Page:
13 of the world's most stupid criminals
Two men from Skegness, Lincolnshire, who took photographs of themselves stealing thousands of pounds from gambling machines, have been sentenced by a judge at Bradford Crown Court.
Benjamin Robinson, 30, was jailed for 32 months, while Daniel Hutchinson was given a six-month suspended sentence after they admitted taking the cash.
But they are not the first criminals to be hoist by their own petard - as the following cases illustrate.
'Doing. Tesco. Over.'
Armed robber Andrew Hennells was caught after he boasted on Facebook about his plans to raid a supermarket in a post which included a selfie, a picture of a knife, and the words: "Doing. Tesco. Over."
Police caught him 15 minutes later with the knife and £410 in cash stolen from a Tesco in King's Lynn, Norfolk.
He was jailed for four years last April.
'Goldilocks' burglar caught napping
A retired couple from Lancashire returned home from a holiday in 2014 to discover a burglar fast asleep in their bed.
Martin Holtby and Pat Dyson were amazed to find the intruder, Lukasz Chojnowski, had done their dishes, washed his underwear and even bought some groceries.
Ms Dyson said their house "wasn't too tidy" when they went away, but Chojnowski - who is originally from Poland but moved to Leeds - had kindly tidied up.
"He did burn an old saucepan but that happens!" she added. Chojnowski, then 28, admitted burglary, and was given a two-year conditional discharge and ordered to pay £200 costs.
Two Welsh tourists landed themselves in court in 2012 after they got drunk and stole a penguin called Dirk from Sea World in Australia.
Rhys Owen Jones, 21, and Keri Mules, 20, from south Wales, broke into the park on Queensland's Gold Coast, swam with the dolphins and let off a fire extinguisher in the shark enclosure, before making off with poor Dirk.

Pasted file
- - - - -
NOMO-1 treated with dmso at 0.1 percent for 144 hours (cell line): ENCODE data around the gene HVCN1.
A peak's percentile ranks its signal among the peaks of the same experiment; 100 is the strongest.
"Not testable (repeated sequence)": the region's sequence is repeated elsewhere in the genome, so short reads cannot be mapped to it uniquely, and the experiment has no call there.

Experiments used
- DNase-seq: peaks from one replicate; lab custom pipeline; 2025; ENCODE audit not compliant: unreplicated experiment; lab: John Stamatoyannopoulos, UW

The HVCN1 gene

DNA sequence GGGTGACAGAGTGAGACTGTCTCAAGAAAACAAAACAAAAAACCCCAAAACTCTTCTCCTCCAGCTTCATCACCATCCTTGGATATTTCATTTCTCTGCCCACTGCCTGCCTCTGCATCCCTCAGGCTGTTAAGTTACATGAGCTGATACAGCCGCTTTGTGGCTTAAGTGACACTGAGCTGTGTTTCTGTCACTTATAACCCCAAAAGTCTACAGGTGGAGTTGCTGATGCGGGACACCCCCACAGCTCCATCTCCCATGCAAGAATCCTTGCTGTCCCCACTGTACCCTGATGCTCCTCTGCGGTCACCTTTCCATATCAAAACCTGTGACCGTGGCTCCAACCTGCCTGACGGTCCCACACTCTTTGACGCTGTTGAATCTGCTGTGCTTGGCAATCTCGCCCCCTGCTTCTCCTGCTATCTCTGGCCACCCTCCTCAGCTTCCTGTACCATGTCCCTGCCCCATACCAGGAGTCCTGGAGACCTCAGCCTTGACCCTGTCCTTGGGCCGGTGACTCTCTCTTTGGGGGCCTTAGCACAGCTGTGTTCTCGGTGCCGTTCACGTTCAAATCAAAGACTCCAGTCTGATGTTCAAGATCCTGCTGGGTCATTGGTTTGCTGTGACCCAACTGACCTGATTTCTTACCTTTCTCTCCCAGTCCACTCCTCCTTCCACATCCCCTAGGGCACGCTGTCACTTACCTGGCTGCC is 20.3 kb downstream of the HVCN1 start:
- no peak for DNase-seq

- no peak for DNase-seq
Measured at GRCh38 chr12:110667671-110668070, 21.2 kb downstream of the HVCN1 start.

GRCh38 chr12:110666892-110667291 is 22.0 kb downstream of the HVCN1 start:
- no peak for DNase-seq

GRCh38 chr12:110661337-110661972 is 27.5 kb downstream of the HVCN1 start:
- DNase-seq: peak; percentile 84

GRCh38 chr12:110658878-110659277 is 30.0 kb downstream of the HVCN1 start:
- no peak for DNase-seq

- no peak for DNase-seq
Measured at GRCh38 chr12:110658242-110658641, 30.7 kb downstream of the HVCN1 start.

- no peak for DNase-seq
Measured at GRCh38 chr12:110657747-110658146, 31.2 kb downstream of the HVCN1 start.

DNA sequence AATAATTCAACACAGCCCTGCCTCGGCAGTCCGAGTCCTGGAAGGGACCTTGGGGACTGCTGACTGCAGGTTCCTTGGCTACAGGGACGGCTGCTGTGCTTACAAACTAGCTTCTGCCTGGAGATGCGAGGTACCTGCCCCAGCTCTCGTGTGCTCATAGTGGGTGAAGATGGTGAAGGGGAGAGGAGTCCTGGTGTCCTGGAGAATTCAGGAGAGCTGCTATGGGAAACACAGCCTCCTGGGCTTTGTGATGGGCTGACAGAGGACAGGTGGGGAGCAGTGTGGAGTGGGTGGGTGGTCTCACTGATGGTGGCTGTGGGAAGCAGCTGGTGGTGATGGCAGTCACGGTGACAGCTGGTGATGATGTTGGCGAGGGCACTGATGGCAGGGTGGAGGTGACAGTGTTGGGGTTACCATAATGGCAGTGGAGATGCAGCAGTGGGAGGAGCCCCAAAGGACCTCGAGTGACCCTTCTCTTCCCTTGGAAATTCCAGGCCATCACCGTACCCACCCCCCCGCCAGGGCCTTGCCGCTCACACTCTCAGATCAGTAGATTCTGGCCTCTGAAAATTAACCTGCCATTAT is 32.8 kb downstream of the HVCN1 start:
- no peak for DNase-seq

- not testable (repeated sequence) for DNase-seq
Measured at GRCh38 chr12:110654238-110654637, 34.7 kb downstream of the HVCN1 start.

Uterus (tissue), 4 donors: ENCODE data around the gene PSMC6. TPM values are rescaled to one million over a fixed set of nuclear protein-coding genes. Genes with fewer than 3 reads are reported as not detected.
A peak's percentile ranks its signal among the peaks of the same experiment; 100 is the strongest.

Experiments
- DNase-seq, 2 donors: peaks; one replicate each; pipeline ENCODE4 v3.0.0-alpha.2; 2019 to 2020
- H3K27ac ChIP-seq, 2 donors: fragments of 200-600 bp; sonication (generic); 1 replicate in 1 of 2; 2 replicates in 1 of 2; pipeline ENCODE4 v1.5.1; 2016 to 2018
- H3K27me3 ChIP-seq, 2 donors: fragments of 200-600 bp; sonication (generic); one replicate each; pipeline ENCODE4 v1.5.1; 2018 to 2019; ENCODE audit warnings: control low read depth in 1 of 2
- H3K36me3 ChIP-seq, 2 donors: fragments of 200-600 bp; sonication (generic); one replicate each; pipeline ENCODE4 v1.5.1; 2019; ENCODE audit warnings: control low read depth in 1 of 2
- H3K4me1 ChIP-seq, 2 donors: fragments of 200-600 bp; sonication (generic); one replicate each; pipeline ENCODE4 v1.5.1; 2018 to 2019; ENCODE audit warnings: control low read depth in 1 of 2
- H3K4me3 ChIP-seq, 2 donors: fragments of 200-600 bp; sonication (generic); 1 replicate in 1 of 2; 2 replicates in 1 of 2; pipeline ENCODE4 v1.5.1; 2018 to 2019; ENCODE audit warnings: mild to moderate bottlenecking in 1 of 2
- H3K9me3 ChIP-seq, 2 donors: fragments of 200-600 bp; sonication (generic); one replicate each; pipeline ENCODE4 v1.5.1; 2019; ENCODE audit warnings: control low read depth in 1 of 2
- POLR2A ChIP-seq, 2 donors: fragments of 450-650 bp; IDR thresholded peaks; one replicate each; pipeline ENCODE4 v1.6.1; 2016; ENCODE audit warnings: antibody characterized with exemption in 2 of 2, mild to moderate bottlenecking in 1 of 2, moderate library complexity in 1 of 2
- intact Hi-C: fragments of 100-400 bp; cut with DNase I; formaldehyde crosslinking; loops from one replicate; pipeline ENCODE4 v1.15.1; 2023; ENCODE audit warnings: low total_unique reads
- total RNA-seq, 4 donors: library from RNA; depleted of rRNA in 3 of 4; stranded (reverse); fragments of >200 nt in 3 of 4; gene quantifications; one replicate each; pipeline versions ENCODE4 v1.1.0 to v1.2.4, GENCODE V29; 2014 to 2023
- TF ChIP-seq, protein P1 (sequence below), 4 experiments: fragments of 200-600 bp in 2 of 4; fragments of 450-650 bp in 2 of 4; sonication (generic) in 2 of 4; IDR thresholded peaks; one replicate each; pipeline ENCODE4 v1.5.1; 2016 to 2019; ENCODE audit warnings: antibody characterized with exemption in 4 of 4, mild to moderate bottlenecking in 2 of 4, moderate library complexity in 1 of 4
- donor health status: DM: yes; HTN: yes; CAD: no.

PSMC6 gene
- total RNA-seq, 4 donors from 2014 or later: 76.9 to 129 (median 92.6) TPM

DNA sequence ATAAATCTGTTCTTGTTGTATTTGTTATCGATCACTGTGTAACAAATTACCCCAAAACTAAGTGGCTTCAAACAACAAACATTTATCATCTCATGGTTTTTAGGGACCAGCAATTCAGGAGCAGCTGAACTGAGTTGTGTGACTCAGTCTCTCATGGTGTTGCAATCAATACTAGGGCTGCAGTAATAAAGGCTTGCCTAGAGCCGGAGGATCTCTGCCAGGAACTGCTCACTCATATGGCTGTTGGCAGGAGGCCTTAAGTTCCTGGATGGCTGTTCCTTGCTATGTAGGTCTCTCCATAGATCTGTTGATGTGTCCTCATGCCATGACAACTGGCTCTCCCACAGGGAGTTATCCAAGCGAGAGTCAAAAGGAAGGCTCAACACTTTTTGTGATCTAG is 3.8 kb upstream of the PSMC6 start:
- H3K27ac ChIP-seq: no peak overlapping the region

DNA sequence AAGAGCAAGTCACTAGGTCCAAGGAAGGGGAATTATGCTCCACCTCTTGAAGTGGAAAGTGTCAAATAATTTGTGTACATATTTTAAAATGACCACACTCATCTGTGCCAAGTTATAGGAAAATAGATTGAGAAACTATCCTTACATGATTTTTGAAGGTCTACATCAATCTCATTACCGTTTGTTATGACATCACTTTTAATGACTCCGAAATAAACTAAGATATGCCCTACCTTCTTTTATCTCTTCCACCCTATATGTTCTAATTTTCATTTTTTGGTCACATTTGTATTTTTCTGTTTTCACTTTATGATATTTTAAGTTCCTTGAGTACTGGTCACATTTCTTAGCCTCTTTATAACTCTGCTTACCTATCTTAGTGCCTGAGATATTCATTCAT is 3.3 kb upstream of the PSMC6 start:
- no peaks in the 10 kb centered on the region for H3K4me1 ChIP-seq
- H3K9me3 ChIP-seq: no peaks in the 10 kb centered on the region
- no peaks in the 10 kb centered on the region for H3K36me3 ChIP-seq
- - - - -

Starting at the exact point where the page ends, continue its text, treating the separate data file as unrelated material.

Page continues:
When they woke up - hung-over and with the flightless bird in their apartment - they tried "their incompetent best" to care for him by feeding him and putting him in the shower, the court heard.
They later released Dirk into a canal, but were spotted by locals who called police. A magistrate fined them 1,000 Australian dollars (equivalent to £637 at the time) each, and told them to drink "a little less vodka".
Dirk was rescued and returned to Sea World unharmed.
'I look like James Brown on the run'
A man suspected of arson and vandalism sent a selfie to police in Ohio in the US because he found the photo on his arrest warrant to be unflattering.
Donald "Chip" Pugh texted police a photo of himself and wrote: "Here is a better photo that one is terrible".
He told a local radio station: "Man, they just did me wrong. They put a picture out that made me look like I was a Thundercat... or James Brown on the run. I can't do that."
Lima Police Department responded by saying: "We thank him for being helpful, but now we would appreciate it if he would come to speak to us."
He was later arrested in Florida.
The terrorist who claimed his own reward
Officials were left baffled by an Afghan Taliban commander who gave himself up - and then tried to claim the $100 reward for his capture.
Mohammad Ashan, a "mid-to-low-level Taliban commander", was suspected of organising attacks on US and Afghan troops in the east of the country.
According to reports, he walked up to a police checkpoint in 2012, pointed to a wanted poster featuring his face, and asked for the $100 finder's fee.
The authorities were at a loss to explain his actions, although one US official reportedly told journalists: "Clearly, this man is an imbecile."
'Don't move, I have a cucumber'
A man who tried to rob a Glasgow bookmakers while "armed" with a cucumber came unstuck when he was tackled to the ground by an off-duty police officer.
Gary Rough brandished the vegetable - covered in a black sock - at a female worker at Ladbrokes in Shettleston and demanded cash, which she refused.